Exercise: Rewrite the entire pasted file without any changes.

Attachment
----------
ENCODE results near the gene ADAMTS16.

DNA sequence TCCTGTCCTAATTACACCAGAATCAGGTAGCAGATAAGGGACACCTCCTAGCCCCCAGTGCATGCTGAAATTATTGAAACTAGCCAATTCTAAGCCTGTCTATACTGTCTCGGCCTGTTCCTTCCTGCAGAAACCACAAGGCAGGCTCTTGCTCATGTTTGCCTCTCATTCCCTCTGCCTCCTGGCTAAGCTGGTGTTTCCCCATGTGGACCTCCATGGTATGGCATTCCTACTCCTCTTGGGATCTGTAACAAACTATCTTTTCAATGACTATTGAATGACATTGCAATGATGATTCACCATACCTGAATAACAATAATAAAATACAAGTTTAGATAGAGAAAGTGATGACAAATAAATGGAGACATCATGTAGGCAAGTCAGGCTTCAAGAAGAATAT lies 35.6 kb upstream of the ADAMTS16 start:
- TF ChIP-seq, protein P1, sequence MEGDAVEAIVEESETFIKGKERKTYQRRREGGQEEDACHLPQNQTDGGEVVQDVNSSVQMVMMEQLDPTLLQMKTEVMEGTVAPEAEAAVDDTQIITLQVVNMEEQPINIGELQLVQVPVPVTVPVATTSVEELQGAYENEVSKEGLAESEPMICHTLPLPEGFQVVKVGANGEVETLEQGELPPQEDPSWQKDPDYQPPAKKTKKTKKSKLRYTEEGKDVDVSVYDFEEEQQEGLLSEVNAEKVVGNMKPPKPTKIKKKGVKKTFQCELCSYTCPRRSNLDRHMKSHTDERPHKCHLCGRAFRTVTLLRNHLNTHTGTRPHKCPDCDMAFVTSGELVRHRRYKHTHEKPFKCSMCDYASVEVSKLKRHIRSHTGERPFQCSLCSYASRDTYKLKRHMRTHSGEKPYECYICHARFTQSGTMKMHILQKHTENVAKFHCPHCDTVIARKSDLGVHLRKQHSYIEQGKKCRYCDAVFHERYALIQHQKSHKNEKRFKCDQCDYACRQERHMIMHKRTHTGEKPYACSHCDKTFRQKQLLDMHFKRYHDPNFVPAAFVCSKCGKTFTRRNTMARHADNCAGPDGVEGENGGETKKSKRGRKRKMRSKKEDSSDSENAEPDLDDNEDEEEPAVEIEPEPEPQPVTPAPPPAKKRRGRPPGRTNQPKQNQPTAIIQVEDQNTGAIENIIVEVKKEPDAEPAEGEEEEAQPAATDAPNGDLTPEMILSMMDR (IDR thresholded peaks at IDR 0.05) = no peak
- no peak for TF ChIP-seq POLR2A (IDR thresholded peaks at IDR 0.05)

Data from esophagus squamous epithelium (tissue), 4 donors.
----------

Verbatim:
ENCODE results near the gene ADAMTS16.

DNA sequence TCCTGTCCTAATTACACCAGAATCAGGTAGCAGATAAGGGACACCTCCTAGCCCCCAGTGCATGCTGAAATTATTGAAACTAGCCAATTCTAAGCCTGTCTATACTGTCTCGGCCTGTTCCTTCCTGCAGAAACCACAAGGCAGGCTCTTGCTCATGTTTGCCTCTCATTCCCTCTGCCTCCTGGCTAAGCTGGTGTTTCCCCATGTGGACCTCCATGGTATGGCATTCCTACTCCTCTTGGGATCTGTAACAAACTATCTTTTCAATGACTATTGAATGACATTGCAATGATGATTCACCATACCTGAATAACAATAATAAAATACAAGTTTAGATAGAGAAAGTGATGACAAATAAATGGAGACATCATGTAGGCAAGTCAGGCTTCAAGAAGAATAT lies 35.6 kb upstream of the ADAMTS16 start:
- TF ChIP-seq, protein P1, sequence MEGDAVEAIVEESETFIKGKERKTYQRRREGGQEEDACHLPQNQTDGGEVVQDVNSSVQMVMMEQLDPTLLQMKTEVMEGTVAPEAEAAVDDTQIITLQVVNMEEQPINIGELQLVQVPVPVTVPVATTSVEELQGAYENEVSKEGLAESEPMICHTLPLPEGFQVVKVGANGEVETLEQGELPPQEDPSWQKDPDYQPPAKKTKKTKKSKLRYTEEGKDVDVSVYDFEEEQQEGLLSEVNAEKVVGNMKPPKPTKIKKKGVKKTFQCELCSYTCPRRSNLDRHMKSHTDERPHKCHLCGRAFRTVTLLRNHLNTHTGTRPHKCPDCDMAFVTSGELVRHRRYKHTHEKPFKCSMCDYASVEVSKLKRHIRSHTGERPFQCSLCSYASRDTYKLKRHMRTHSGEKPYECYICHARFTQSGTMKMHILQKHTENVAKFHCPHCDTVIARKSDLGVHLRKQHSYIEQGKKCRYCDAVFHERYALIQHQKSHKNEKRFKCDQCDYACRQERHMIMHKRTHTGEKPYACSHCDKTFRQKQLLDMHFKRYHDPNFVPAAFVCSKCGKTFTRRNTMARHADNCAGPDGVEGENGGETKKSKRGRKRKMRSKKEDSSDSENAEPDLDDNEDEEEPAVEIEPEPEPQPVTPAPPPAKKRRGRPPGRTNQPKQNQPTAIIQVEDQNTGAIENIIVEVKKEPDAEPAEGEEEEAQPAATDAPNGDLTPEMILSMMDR (IDR thresholded peaks at IDR 0.05) = no peak
- no peak for TF ChIP-seq POLR2A (IDR thresholded peaks at IDR 0.05)

Data from esophagus squamous epithelium (tissue), 4 donors.